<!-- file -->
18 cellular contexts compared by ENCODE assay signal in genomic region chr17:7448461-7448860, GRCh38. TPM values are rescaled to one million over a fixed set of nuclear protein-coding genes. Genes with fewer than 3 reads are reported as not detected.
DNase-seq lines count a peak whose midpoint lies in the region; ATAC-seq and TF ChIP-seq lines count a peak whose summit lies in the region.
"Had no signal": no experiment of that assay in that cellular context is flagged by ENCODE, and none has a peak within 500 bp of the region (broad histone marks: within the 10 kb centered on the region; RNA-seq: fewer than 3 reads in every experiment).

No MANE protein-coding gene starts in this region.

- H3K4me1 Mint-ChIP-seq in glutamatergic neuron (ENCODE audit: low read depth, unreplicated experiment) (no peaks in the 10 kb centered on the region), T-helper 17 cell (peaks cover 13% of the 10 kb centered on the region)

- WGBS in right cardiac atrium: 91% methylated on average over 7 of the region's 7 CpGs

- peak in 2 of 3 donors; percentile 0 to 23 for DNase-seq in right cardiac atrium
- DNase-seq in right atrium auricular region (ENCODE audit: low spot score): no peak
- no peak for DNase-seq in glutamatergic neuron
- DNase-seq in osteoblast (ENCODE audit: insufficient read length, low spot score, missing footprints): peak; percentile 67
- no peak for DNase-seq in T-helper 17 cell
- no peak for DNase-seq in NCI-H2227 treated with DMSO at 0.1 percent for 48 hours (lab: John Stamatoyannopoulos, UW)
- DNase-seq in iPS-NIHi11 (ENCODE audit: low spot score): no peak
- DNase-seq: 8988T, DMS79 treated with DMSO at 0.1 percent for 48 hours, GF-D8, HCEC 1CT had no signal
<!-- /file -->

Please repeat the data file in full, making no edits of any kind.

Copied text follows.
18 cellular contexts compared by ENCODE assay signal in genomic region chr17:7448461-7448860, GRCh38. TPM values are rescaled to one million over a fixed set of nuclear protein-coding genes. Genes with fewer than 3 reads are reported as not detected.
DNase-seq lines count a peak whose midpoint lies in the region; ATAC-seq and TF ChIP-seq lines count a peak whose summit lies in the region.
"Had no signal": no experiment of that assay in that cellular context is flagged by ENCODE, and none has a peak within 500 bp of the region (broad histone marks: within the 10 kb centered on the region; RNA-seq: fewer than 3 reads in every experiment).

No MANE protein-coding gene starts in this region.

- H3K4me1 Mint-ChIP-seq in glutamatergic neuron (ENCODE audit: low read depth, unreplicated experiment) (no peaks in the 10 kb centered on the region), T-helper 17 cell (peaks cover 13% of the 10 kb centered on the region)

- WGBS in right cardiac atrium: 91% methylated on average over 7 of the region's 7 CpGs

- peak in 2 of 3 donors; percentile 0 to 23 for DNase-seq in right cardiac atrium
- DNase-seq in right atrium auricular region (ENCODE audit: low spot score): no peak
- no peak for DNase-seq in glutamatergic neuron
- DNase-seq in osteoblast (ENCODE audit: insufficient read length, low spot score, missing footprints): peak; percentile 67
- no peak for DNase-seq in T-helper 17 cell
- no peak for DNase-seq in NCI-H2227 treated with DMSO at 0.1 percent for 48 hours (lab: John Stamatoyannopoulos, UW)
- DNase-seq in iPS-NIHi11 (ENCODE audit: low spot score): no peak
- DNase-seq: 8988T, DMS79 treated with DMSO at 0.1 percent for 48 hours, GF-D8, HCEC 1CT had no signal